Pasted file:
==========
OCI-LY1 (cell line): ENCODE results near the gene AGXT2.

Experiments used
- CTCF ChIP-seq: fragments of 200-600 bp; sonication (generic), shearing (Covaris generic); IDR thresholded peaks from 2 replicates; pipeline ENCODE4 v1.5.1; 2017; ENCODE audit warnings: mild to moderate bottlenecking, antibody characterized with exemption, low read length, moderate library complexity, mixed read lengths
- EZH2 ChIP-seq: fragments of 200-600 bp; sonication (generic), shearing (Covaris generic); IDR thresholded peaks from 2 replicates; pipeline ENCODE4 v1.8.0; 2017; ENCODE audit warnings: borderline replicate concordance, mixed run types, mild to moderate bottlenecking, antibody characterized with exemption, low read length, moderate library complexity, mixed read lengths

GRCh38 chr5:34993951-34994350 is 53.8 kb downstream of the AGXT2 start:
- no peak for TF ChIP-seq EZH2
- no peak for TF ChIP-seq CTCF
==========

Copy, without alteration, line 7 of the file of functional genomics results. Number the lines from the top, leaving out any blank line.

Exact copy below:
- no peak for TF ChIP-seq CTCF